My old office closed its doors today.
Initiate Systems, founded in 1995 as Madison Information Technologies, officially ceased to exist last year when it was acquired by IBM.
I joined in 2005, asking my dad if this “customer data integration” thing had any potential. Since then, the Master Data Management market – the successor of that early CDI software – has exploded.
When I joined Initiate, I was one of about 90 employees. I sat in a cube between the offices of our CEO and CFO, and learned a lot just listening to their hallway conversations. We were most definitely a startup, with putting greens in the hallways, a foosball table in a conference room and a fridge full of free soda. We worked really hard, but we played hard, too, with extravagant All Company Meetings, Christmas parties, and more. Working with such a bright crew made everyone work harder, because we were building something better, competing against more established companies. We celebrated analyst mentions and customer wins.
Being a startup, we grew very fast, expanding office space to two additional floors. My cube moved four times, but I was always near good coworkers, occasionally within Nerf firing distance. By the time we were acquired, we were up to about 350 employees and multiple offices, but Chicago was our headquarters.
In the 18 months since acquisition, a lot has changed. Several colleagues have left for new adventures. There has been a push to work at home – which I have embraced, and enjoyed. I’ve still gone into our Madison Street office once or twice a week, ostensibly because it makes evening classes easier, but really, it’s been nice to touch base with with colleagues who have become friends. Working at home is nice, but it can get lonely. You get more done because people can’t stop by and chat, but you miss those hallway conversations.
Working for a giant company – 400,000+ employees – is cool. I just returned from our annual Information on Demand conference in Las Vegas, and marveled at how people are using our software to solve very real problems, with a huge impact. We built Watson, the Jeopardy-winning computer, that has huge potential. The IBM brand itself has cachet, and it’s nice to not have to explain who I work for.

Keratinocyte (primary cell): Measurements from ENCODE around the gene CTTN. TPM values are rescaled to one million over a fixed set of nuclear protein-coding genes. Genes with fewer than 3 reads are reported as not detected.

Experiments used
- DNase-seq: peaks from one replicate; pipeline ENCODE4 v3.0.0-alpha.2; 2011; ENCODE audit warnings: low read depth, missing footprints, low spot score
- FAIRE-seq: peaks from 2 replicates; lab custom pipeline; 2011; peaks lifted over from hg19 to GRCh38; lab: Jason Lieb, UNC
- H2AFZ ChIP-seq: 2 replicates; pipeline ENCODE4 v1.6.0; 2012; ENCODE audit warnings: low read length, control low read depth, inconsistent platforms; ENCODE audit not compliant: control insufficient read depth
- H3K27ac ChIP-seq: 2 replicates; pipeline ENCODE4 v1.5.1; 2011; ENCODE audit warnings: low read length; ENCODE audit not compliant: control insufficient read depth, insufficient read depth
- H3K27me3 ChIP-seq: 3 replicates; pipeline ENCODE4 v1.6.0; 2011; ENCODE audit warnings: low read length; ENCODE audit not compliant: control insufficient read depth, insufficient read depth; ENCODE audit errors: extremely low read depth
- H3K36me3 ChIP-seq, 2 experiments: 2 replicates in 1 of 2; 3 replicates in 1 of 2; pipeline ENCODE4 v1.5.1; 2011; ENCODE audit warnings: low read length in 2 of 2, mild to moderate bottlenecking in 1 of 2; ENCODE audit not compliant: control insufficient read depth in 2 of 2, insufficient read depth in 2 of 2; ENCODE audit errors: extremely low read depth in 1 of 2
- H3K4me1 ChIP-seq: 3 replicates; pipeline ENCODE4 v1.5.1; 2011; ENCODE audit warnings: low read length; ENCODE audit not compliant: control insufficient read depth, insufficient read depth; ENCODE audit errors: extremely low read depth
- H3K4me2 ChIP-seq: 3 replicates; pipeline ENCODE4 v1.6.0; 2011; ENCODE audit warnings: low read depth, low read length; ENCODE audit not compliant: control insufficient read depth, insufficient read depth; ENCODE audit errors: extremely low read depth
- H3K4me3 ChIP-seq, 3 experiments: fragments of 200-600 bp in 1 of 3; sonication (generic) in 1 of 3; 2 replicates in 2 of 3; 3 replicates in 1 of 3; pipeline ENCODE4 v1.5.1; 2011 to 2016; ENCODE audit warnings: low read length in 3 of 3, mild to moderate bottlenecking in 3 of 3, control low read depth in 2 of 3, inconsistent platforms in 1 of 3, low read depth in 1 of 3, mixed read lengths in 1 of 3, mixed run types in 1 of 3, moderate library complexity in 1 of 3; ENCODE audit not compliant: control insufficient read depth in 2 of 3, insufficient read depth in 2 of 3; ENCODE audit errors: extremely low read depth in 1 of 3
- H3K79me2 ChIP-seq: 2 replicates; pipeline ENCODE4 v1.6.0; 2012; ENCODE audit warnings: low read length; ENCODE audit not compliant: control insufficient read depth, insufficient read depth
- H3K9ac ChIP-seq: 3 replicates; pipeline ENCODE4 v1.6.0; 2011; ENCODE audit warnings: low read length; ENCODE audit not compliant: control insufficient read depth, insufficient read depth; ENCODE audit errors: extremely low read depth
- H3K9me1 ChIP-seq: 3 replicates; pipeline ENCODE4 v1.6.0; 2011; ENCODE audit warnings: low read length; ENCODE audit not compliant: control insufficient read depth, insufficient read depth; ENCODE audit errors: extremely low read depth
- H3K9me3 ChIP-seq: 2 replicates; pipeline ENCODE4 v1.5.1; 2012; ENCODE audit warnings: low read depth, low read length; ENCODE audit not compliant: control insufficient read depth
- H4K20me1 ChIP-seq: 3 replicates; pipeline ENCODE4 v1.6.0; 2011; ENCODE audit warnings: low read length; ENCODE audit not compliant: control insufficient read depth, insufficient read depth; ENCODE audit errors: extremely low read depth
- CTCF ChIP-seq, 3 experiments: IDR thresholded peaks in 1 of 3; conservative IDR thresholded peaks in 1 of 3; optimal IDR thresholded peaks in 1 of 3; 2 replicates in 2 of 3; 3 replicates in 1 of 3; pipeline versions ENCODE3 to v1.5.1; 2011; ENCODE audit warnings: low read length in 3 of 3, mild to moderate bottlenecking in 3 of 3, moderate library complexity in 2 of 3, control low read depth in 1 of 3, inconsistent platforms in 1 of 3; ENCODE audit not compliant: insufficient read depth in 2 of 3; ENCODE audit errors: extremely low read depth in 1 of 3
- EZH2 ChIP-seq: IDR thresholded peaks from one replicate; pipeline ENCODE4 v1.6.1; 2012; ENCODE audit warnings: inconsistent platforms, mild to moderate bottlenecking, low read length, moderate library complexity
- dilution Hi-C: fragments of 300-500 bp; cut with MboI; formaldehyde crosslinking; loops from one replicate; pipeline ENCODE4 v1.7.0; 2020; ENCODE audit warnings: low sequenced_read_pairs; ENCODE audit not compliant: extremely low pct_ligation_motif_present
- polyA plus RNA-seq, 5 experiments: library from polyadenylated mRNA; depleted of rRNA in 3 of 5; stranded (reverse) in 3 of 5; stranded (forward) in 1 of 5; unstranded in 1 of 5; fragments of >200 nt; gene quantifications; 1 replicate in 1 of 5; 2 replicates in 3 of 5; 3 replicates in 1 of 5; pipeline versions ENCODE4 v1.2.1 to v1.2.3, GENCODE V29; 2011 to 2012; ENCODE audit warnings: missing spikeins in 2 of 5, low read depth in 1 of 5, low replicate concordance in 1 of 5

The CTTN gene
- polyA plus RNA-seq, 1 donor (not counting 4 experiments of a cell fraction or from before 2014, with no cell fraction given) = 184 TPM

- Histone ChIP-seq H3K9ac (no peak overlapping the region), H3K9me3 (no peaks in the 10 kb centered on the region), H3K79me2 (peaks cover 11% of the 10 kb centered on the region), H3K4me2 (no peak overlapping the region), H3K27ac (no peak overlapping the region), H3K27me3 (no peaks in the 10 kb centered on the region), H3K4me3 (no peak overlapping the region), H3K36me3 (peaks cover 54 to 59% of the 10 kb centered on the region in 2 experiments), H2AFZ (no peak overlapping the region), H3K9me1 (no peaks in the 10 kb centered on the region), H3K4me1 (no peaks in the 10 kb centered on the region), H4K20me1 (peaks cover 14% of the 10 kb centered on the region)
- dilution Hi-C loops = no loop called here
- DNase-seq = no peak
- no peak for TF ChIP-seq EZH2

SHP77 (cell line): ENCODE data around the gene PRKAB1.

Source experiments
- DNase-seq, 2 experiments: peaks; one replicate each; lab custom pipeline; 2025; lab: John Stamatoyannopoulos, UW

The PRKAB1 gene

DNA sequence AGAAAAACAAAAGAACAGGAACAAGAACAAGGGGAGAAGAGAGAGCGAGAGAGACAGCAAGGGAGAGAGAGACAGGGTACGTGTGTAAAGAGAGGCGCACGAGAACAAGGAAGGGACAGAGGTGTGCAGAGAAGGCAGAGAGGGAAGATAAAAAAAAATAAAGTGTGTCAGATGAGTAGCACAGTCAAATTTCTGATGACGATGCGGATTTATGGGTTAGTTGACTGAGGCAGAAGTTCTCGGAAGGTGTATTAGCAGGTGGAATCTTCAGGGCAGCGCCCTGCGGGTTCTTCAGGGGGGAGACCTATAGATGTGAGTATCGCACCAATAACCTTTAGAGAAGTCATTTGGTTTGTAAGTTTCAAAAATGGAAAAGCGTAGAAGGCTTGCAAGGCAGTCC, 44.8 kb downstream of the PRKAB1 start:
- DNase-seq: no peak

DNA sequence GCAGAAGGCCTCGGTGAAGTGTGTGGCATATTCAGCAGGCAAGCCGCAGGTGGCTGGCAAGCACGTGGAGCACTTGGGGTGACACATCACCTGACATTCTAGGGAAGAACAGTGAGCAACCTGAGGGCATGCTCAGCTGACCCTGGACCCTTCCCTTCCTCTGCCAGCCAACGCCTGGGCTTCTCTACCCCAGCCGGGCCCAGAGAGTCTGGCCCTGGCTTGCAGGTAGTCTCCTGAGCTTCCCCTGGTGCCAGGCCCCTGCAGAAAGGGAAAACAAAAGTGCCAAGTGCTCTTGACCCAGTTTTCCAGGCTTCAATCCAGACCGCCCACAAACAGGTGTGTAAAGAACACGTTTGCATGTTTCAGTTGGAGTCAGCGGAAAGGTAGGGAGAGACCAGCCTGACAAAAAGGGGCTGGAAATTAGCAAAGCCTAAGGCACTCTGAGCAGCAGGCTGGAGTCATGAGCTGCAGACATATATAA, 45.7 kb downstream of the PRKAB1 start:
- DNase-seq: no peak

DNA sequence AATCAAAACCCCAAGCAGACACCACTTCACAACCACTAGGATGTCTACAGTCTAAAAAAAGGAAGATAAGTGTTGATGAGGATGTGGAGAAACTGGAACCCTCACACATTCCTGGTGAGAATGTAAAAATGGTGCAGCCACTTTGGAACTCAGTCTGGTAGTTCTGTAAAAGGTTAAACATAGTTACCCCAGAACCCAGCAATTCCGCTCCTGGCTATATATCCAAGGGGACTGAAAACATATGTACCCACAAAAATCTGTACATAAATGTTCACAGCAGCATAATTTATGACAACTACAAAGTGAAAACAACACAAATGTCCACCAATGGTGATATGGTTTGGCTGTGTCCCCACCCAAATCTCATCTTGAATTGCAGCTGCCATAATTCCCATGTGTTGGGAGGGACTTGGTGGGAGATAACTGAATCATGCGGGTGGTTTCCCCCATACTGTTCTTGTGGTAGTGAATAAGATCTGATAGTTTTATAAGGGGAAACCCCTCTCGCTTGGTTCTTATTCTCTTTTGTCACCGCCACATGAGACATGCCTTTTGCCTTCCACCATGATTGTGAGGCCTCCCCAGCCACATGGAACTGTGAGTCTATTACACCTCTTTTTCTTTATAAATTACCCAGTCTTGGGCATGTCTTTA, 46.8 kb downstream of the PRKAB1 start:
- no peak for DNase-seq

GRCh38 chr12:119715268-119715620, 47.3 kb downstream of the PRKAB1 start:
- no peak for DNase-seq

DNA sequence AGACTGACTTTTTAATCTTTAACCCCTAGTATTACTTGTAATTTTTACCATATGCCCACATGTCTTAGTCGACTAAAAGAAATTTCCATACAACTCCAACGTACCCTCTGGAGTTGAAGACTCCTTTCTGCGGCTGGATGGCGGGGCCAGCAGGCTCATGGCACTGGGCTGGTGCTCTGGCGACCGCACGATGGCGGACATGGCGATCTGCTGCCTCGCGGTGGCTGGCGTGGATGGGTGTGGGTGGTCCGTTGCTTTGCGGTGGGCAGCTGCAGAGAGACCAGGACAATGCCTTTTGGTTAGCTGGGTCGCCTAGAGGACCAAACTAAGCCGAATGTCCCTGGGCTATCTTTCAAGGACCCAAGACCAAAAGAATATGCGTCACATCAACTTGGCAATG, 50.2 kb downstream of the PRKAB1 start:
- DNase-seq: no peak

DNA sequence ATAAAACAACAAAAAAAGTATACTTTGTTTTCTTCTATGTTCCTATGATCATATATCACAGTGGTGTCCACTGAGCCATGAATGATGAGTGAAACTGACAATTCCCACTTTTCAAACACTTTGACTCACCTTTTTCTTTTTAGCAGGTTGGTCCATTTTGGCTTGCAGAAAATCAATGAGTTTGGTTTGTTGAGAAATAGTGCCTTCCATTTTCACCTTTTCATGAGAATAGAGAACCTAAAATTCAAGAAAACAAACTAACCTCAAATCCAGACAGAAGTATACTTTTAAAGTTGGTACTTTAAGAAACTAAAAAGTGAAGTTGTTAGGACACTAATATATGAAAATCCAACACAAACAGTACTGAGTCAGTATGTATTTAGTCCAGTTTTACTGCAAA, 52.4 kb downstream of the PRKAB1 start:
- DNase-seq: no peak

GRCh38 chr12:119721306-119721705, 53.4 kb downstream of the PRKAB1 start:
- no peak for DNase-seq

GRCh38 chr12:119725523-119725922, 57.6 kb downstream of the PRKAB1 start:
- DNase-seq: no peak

Officially, our group is moving to a new office that’s only a block away. It’s nice enough space, with “Innovation” in its name, and it’s a block closer to the train. But I didn’t request a permanent home there, knowing that realistically, I don’t go in often enough to merit a cube of my own. I’m fine with that. I know I’ll go in periodically and see my old colleagues and maybe even meet some new ones.
But it won’t quite be the same. We worked together to build a brand that is now gone, absorbed into something bigger. I was 23 when I started working there, and I marvel at how much my life has changed, how much I’ve learned, who I’ve become. Back then, I was living in a one bedroom apartment in Wrigleyville, commuting in heels on the Brown Line, still dating my college boyfriend. I had never heard of IMC, swore I’d never work for a giant company, and couldn’t imagine living in the suburbs again.
They say you spend more of your life at work, among coworkers, than you do at home with family. I feel so very fortunate to have been part of Initiate Systems and its legacy.
So thank you, Initiate, for everything.
Many fun times indeed with Initiate. I’m glad you joined us in 2005, and even more glad you came back after trying something else. You made Initiate a better place and you are continuing that with IBM.
Thanks for this post of fond remembrances.
Thanks for hiring me (twice) and making it such a great place to work. Onwards and upwards!